Financial Basics During COVID-19

Financial Basics During COVID-19
Financial Literacy is shown on the conceptual business photo

While it’s always a good idea to pay attention to your finances, the global health crisis has prompted many Americans to become even more aware. With high unemployment during this time, Google searches for “online finance courses” are up 200%.

What these classes teach is financial literacy. This means the ability to understand and effectively use various financial skills such as personal financial management, budgeting, and investing. When used correctly, these financial literacy skills help people become self-sufficient and achieve financial stability. 

Creating Financial Stability During the Pandemic

What is Financial Literacy?

Steps to achieving financial literacy include learning the skills to create a budget, tracking spending, learning ways to pay off debt, and planning for retirement. To achieve each of these, people may seek help from a financial advisor.

When you truly understand financial literacy, you will be able to answer questions about your purchases, such as is it affordable, required, and an asset or a liability. You will also be able to organize your financial documents, create a budget, understand your rights as a consumer, and understand how the global economy impacts the US economy. All of this will help determine how you make financial decisions.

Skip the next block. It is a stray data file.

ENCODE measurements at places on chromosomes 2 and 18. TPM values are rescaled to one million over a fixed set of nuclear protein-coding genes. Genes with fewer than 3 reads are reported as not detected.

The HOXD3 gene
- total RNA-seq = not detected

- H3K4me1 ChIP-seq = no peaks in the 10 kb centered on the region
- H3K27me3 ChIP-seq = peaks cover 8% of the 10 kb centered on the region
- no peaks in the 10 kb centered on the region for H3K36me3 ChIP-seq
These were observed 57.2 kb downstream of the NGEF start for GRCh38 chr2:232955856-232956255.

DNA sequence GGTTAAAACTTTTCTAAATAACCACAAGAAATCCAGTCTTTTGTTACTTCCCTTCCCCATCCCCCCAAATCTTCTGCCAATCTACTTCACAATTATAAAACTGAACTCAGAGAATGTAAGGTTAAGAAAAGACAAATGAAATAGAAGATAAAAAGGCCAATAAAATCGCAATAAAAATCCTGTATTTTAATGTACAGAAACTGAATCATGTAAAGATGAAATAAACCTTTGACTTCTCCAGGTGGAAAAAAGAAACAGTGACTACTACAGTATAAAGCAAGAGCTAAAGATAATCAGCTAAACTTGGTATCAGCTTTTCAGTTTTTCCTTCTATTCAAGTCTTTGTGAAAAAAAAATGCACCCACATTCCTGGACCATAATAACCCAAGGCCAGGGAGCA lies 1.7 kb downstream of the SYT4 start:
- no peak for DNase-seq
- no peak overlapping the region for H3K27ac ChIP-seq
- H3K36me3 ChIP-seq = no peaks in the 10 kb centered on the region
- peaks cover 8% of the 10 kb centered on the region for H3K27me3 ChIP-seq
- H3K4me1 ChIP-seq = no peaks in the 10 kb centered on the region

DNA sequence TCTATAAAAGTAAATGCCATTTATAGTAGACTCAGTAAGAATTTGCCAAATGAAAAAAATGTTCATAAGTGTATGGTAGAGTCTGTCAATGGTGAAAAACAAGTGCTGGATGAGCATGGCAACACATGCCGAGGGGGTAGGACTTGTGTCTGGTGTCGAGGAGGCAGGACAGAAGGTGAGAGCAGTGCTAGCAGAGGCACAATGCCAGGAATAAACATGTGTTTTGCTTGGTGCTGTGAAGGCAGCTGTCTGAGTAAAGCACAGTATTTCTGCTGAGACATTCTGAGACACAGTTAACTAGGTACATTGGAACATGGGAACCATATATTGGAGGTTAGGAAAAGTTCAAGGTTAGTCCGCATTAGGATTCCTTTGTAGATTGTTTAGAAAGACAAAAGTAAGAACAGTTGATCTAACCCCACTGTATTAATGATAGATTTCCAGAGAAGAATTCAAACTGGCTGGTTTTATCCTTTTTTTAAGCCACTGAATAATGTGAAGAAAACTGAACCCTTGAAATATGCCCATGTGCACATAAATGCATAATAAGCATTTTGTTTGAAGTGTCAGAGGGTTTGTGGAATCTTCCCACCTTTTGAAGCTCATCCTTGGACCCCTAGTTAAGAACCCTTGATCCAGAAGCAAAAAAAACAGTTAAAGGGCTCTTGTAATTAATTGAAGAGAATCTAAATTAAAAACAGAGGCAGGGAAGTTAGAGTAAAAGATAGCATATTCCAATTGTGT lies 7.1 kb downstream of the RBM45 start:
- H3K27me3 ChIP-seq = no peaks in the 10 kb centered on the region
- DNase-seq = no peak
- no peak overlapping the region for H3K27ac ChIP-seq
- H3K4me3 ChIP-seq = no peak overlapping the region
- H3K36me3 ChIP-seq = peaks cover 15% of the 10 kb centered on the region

Benefits of Shopping Secondhand

A calculator, financial planning sheet, budget binder, and other office supplies spread out on a desk.

Being financially literate is vital because it helps you get out of debt, manage your money, and make smart investment decisions. People of all socioeconomic levels deal with financial illiteracy, which leaves them open for predatory lending, subprime mortgage fraud, and high-interest rates. Each of these can, in turn, lead to bad credit, bankruptcy, or foreclosure. 

The lack of financial literacy can also lead to high debt and make for poor financial decisions. For example, signing a loan with a variable interest rate without knowing what that means. According to the Financial Industry Regulatory Authority, 66% of Americans are financially illiterate, meaning they lack the basic skills to reconcile their bank accounts, pay their bills on time, pay off debt, and invest for the future. 

Where to Get Help

The US government has created a site to help you find financial assistance during this time. has information about applying for unemployment (which must be done through your state), find healthcare, getting your stimulus check, small business loans, and how you can help. There’s also information for mental health and domestic abuse hotlines. 

If you still need help, considering hiring a professional such as a daily money manager or financial advisor. 

How do you feel about your financial literacy?

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